Herp Make-A-Wish

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Herp Make-A-Wish

Herp community helps Make a Wish come true.

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Elizabeth Mize of Angier, N.C., made a wish.

At the time, she was several treatments into her first chemo regimen. About three months had passed since she had been diagnosed with osteosarcoma, a form of bone cancer. “I was sick,” she said, “and I missed my babies.”


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Reptile Make-A-Wish

Reptile Make-A-Wish

Mize’s babies are her reptiles. Their cages were scattered about the teenager’s house, and she couldn’t get around to see them. So she made her wish.

“I didn't want to travel or meet anyone famous,” she said. “I wanted to have all my guys (and girls) near me and in a place that met both their needs and mine.”

The Make-A-Wish Foundation of Eastern North Carolina heard her request. Spokeswoman Ziva Raney said staff started looking for contacts who could help make Mize’s wish a reality. One source led to another, and soon several businesses and organizations in the herp community were ready to contribute to the cause. “It was a beautiful example of how the community came together to make this wish happen,” Raney said.

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Reptile Make-A-Wish

Reptile Make-A-Wish

Then on Dec. 10, 2008, Mize and her family entered the Museum of Life and Science in Durham. She was told what to expect, but she wasn’t ready for the sheer amount of stuff. That, she said, “was insane.” Waiting was an estimated $8,400 worth of gear: bedding, cage decorations, reptile food, thermometers, books, clothing, and two custom-built 6-foot-tall enclosures equipped with lights and heaters. Museum staff brought out reptiles. Mize took a ball python, and news photographers snapped photos. Afterwards, her family took the new equipment home, where eventually she and her 12 snakes, eight lizards and two turtles will put the products to good use.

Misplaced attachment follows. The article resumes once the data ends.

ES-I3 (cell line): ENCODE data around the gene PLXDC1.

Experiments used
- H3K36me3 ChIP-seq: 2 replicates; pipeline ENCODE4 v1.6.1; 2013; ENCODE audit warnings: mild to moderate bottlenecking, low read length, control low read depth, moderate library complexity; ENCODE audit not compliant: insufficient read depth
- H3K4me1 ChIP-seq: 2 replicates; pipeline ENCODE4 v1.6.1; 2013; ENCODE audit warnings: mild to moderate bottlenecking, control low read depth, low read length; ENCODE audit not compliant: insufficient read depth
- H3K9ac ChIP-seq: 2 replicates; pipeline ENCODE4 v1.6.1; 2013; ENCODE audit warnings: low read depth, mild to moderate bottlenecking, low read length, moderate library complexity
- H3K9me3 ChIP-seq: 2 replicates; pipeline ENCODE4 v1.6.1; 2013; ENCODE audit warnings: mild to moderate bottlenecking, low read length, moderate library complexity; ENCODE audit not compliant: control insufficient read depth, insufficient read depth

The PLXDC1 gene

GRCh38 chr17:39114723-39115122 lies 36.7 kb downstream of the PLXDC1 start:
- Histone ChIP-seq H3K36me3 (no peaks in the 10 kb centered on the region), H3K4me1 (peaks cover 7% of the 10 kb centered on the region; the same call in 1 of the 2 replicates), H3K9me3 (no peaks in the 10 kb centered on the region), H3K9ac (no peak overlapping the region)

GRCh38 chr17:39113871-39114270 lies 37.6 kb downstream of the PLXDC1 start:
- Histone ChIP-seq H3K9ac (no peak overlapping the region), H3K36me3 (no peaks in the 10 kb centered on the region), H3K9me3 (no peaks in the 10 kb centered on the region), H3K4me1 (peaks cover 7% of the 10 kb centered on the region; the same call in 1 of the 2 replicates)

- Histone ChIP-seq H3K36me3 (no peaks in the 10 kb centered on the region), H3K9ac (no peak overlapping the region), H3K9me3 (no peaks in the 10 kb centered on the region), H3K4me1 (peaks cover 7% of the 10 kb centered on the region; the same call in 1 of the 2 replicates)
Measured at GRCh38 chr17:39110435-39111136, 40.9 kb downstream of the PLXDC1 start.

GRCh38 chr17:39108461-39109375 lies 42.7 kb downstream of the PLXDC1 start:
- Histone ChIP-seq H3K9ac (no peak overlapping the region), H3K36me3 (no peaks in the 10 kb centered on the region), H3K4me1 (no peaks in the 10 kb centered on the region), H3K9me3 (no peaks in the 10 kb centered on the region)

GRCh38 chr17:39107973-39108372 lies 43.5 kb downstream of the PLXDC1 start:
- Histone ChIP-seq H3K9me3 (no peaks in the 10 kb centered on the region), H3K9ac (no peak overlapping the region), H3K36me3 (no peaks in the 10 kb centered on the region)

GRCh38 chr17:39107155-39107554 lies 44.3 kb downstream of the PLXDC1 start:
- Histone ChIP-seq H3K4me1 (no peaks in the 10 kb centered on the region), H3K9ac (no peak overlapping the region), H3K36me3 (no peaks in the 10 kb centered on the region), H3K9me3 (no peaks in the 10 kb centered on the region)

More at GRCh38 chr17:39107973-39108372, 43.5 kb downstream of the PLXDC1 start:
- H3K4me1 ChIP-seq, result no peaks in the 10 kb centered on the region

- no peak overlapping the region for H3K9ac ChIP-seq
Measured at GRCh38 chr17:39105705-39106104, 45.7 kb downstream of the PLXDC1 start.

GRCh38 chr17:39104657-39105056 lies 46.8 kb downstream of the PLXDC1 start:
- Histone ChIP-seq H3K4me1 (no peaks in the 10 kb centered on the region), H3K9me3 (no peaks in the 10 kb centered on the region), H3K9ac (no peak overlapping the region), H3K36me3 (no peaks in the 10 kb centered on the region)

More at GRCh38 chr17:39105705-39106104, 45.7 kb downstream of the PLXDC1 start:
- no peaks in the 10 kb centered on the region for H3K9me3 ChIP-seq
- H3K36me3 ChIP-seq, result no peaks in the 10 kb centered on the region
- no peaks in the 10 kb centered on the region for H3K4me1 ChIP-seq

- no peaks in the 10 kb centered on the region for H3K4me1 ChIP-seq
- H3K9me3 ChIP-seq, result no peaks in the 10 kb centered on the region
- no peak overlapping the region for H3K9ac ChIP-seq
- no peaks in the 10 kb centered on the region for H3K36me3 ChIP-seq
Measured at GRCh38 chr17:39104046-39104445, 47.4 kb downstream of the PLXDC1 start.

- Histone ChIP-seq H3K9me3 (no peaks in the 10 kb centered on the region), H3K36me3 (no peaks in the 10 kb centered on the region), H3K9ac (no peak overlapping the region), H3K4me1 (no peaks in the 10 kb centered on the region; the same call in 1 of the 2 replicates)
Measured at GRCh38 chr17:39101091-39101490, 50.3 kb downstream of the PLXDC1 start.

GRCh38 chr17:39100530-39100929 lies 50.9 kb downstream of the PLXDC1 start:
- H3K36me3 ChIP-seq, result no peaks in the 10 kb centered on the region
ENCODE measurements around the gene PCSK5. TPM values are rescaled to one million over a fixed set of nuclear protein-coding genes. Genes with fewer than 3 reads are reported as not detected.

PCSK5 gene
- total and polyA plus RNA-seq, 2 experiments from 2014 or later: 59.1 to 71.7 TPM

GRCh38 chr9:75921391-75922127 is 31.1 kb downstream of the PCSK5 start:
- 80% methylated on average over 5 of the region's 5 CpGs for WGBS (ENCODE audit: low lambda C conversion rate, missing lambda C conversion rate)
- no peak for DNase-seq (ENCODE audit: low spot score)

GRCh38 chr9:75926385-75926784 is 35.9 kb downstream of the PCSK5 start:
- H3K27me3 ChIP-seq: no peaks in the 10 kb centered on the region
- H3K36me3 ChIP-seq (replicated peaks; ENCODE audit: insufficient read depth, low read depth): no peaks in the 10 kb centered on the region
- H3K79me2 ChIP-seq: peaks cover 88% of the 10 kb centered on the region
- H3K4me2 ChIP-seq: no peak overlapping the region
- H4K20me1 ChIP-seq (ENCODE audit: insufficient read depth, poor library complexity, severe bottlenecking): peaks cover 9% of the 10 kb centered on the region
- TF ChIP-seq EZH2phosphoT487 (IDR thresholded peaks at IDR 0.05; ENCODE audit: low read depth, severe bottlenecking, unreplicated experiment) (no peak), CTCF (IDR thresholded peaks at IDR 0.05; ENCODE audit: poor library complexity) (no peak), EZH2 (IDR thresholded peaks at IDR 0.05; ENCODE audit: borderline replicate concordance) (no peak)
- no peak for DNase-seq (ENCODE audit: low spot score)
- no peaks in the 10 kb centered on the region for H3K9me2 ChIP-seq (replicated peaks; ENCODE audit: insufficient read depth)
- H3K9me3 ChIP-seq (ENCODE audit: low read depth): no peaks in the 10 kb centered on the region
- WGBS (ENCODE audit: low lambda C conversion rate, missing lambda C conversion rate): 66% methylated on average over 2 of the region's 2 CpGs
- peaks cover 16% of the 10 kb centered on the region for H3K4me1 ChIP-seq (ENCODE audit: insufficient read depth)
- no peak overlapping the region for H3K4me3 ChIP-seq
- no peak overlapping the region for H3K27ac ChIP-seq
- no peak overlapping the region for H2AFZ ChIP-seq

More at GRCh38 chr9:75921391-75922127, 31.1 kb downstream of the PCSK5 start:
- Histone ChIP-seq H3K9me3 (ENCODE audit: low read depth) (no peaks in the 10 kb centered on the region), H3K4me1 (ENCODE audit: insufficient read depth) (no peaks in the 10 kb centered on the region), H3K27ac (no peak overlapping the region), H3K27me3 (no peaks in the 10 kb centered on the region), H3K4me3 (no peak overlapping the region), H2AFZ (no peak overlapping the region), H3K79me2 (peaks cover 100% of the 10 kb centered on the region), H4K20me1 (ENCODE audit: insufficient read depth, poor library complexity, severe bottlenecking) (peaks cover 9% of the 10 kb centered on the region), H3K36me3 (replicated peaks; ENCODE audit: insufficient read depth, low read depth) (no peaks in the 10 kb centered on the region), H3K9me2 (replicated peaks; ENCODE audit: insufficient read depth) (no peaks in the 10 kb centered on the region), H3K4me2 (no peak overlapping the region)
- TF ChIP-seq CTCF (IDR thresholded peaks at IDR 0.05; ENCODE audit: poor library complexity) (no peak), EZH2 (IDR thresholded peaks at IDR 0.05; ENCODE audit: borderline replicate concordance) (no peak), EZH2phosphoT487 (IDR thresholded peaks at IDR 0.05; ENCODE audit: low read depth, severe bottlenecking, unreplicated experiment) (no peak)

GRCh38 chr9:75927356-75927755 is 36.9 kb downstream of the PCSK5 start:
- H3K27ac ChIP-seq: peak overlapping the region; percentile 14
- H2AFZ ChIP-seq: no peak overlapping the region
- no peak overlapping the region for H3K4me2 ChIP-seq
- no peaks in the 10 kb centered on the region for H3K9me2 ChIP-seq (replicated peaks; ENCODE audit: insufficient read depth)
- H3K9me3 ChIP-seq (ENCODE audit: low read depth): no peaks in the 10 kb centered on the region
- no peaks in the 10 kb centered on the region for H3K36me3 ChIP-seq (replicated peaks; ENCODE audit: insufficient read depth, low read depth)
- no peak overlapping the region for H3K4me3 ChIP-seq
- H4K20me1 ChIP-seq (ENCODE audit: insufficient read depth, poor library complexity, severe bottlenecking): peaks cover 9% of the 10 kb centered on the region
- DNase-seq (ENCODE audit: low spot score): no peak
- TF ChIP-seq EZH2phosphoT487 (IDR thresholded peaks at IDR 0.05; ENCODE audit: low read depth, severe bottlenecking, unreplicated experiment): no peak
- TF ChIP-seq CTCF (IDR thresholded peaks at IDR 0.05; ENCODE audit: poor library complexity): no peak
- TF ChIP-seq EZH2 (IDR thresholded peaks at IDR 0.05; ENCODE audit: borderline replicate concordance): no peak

Mize made a wish. Did it come true? “Definitely,” she said. “The cages are wonderful. They don't take up near as much room as the aquariums, and they have dividers so the cages fit the snake. Plus all the furniture makes sure they will feel at home.”

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Mize’s Reptiles:
1 Subadult Suriname boa
1 Juvenile high-pink Colombian boa
2 Juvenile Guyana boas
2 Juvenile anery Colombian boas
2 Subadult ball pythons
1 Juvenile ball python
3 Juvenile corn snakes
2 Adult leopard geckos
3 Adult bearded dragons
3 Juvenile bearded dragons
2 Juvenile yellow-bellied sliders

Contributors:
Zilla – reptile supplies and cage decorations
Herpcages.com – two 6-foot-tall custom-built enclosures
Zoo Med Laboratories – lighting equipment for the enclosure units
Midwest Tongs – reptile equipment
ECO Herpetological Publishing – books, T-shirts and hats 
REPTILES and Lumina Media, LLC – year subscription and Advanced Vivarium Systems books
Museum of Life and Science – year membership
Chicago Herpetological Society – society membership

Contributor comments:
“We hope Elizabeth will dream big even as Dana Savorelli did when he was 12 years old and is now the owner/founder of Midwest Tongs. We wish you happy herping.” — Midwest Tongs

“We hope the excitement and thrill of her animals will bring joy and laughter to Elizabeth.” — Chicago Herpetological Society

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“We are a small community; we take care of each other. Elizabeth has put together an amazing menagerie of animals. Luckily we had a cap, a shirt and a book to give her to match each species!” — Bob and Sheri Ashley, ECO Herpetological Publishing

“We were so excited that we could make her wish come true. We were touched by her story, and the courage she displays each and every day in her fight against osteosarcoma.” — Daniel Lorica, Zilla

“Elizabeth could have wished for anything, yet she wished for things to help her provide the best care for her reptiles. Now there’s a conscientious herper of the highest caliber.” -— Russ Case, Editor, REPTILES

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